The World Chess Championship Chess Set
MANUFACTURE


The World Chess Logo If you are someone who loves chess and more importantly, played a lot of chess, then you would have no doubt seen a multitude of chess sets over the years. Polished hardwood pieces of wood with green felt stuck to the bottom. The new World chess tournament set is quite different in many ways. Firstly, this set comes in refined branded packaging. While most Staunton chessmen on the market these days bear all the hallmarks of Indian hand made production these new pieces are quite different.

The sets come from an English company called Studio Ann Carlton, previously known for their hand painted themed chess sets. For the first time in years you can buy a bona fide branded professional set of chessmen. The pieces come in a white sleeve box, which contains a fairly robust black box with a lift off lid. It seems the black and white is a bit of theme with this branding. But that’s where it ends. The black pieces are of course black, but as with true tradition, the white sides are yellow boxwood.



The World Chess Logo You immediately know that this set is the official one. On the top of the box is a FIDE logo and the words 'Officially approved by FIDE the world chess federation'. The bottom of the box simply has the name of the designer, Daniel Weil, a bar code and the information about the distributor, Studio Ann Carlton. When you open the box for the first time expect the pieces to be rattling around inside. Who ever designed the packaging didn't test it properly so the pieces were all over the box. You can see inserts that look like they were meant to hold the pieces in place. But by the time the set has been through a distribution network from England, across the Atlantic to the US it had failed and released all the pieces into the box.
Not a huge problem, but as a dude who has spent around $300 on a chess set this shouldn't happen.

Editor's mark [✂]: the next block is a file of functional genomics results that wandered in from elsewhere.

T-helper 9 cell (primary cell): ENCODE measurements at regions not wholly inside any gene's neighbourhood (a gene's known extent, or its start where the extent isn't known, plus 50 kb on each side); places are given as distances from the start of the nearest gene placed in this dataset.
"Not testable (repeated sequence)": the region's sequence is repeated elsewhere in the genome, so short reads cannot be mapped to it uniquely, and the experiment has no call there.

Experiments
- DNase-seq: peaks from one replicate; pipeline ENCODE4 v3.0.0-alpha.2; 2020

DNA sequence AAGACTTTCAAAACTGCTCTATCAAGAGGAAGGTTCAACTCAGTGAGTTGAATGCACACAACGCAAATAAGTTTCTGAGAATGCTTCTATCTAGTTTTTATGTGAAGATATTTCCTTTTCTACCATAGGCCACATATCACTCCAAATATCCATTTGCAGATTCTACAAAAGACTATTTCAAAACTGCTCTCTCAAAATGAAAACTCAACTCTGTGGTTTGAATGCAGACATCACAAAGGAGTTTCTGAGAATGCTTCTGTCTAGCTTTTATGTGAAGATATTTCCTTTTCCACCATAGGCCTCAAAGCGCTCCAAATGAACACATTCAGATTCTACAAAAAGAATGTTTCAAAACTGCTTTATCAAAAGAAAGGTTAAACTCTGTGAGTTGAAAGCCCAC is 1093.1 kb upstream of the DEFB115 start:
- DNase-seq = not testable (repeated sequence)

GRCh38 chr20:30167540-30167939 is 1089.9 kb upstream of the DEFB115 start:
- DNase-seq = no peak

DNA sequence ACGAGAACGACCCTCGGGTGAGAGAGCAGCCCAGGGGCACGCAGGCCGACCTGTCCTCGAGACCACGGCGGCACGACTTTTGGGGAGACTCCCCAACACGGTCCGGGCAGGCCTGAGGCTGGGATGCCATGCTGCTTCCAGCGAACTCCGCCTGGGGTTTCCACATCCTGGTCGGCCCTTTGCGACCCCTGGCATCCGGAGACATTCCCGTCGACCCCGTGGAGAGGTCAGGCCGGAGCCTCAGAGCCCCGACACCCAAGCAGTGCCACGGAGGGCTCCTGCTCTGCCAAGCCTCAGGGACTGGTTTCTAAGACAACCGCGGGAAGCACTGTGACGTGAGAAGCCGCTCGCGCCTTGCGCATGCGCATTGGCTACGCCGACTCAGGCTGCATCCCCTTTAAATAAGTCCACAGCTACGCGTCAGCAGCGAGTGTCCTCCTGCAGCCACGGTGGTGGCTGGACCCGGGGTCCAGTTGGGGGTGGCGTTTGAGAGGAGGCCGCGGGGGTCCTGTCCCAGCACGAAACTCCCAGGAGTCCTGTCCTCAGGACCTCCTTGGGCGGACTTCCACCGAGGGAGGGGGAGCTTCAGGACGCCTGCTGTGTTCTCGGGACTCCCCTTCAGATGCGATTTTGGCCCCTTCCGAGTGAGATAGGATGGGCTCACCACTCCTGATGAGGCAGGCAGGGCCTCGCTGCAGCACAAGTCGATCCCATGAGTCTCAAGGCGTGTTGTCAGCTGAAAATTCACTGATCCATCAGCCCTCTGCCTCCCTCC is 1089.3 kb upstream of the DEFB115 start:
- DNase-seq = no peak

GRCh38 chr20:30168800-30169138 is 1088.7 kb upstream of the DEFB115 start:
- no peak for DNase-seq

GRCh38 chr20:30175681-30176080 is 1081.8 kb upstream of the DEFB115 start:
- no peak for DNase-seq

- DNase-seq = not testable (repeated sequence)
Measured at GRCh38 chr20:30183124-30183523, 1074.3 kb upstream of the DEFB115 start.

Disappointingly there is no information inside the box, no leaflets, certificate or information on the set.

The World Chess Logo The pieces have dispensed with the old-fashioned green pool table baize on the bases and instead gone for perfectly cut circles of felt, white on the bottom of the white pieces & black on the bottom of the black. This immediately sets them apart from the Staunton set and gives them a pretty classy look. The pieces are lathed from what looks like boxwood (the typical wood used for white chessmen). The dark side is stained black, rather than real ebony being used. The quality of the chessmen is pretty good, well turned and polished without lacquer.

Unlike many Staunton sets on the market these pieces have relatively simple lines and detail. There are no eyes on the knight for example. It would appear that the set has been made with ergonomics in mind rather than pure looks. (there's more information on the design here). While many of the original Staunton sets looked simply awesome, within a period of time they would have bits missing. This set looks like it's been made to hold its form through hundreds and hundreds of games. It looks tough and strong and like it will last a lifetime. The set is of course weighted, but not triple or quadruple, just double. Hardly surprisingly the king measure three and three quarter inches tall, so it will fit well onto all the existing tournament boards.

The World Chess Logo Although it is sold separately there is an official board to go with the set. A 20 inch veneer board that has the hexagon motif on the game edges; a black one for the black side, and ivory color inlaid for the white side. At last, someone has created a chessboard that won't allow amateurs to set up their boards the wrong way round. Why no one thought of this earlier is astounding, it also lends itself well to spectators of a very advanced game of chess being able to glance at the board and within seconds know who is black, and who is white, even if they know nothing about chess.

I wouldn't like to say the board is an after thought, but aside from the hexagons on each side it is a pretty basic and simple chessboard. Quality is very good and the board works well with the chessmen. If you are considering buying the pieces, why not max out and add the board.